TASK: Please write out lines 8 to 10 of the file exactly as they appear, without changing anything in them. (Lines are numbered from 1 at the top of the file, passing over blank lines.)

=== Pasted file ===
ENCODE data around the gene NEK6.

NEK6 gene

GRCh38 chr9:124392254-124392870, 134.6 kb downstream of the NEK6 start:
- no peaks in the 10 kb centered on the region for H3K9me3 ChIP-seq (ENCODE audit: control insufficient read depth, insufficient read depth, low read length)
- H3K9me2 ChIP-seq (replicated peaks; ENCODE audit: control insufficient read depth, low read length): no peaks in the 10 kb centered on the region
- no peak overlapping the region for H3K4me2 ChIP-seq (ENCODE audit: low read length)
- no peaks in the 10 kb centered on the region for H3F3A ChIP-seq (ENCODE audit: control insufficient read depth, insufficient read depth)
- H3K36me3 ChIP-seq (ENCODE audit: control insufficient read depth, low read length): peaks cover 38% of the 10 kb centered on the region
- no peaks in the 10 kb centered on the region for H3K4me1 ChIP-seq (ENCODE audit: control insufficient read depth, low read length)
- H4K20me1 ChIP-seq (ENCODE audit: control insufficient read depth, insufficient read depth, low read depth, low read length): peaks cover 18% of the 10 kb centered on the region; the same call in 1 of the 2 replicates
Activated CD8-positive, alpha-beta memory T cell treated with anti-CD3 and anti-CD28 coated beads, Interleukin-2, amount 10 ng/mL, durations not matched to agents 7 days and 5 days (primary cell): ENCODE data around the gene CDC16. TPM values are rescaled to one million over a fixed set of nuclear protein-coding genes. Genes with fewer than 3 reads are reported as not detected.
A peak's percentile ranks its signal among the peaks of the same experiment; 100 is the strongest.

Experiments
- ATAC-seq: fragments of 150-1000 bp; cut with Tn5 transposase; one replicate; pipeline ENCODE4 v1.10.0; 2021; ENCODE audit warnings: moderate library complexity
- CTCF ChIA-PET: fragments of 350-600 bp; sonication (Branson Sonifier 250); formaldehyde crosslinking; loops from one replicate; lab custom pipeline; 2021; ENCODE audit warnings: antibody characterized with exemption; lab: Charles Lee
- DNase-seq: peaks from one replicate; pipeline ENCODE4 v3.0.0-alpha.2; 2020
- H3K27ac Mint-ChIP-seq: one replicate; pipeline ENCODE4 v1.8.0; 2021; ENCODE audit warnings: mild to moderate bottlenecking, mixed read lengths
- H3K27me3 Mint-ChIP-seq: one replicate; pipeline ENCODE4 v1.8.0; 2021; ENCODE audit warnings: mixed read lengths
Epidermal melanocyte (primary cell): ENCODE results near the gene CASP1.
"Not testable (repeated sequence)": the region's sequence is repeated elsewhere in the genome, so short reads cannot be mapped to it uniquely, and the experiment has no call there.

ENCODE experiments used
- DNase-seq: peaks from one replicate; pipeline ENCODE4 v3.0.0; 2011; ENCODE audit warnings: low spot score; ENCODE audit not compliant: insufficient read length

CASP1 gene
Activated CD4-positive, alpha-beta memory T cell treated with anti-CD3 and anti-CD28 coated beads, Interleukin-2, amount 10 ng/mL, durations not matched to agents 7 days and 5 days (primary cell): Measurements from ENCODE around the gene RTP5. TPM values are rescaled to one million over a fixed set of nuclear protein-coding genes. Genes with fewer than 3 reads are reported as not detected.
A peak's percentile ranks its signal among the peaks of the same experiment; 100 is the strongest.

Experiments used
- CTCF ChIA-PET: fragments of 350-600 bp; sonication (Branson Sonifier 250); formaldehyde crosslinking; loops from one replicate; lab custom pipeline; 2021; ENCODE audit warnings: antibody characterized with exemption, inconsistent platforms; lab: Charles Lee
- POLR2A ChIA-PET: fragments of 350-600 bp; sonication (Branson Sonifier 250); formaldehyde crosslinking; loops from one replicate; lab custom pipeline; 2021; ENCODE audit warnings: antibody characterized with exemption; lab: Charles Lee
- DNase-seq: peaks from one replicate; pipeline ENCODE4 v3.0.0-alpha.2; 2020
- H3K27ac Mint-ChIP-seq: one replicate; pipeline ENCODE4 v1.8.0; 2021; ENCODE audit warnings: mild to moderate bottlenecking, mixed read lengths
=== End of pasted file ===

- H3K36me3 ChIP-seq (ENCODE audit: control insufficient read depth, low read length): peaks cover 38% of the 10 kb centered on the region
- no peaks in the 10 kb centered on the region for H3K4me1 ChIP-seq (ENCODE audit: control insufficient read depth, low read length)
- H4K20me1 ChIP-seq (ENCODE audit: control insufficient read depth, insufficient read depth, low read depth, low read length): peaks cover 18% of the 10 kb centered on the region; the same call in 1 of the 2 replicates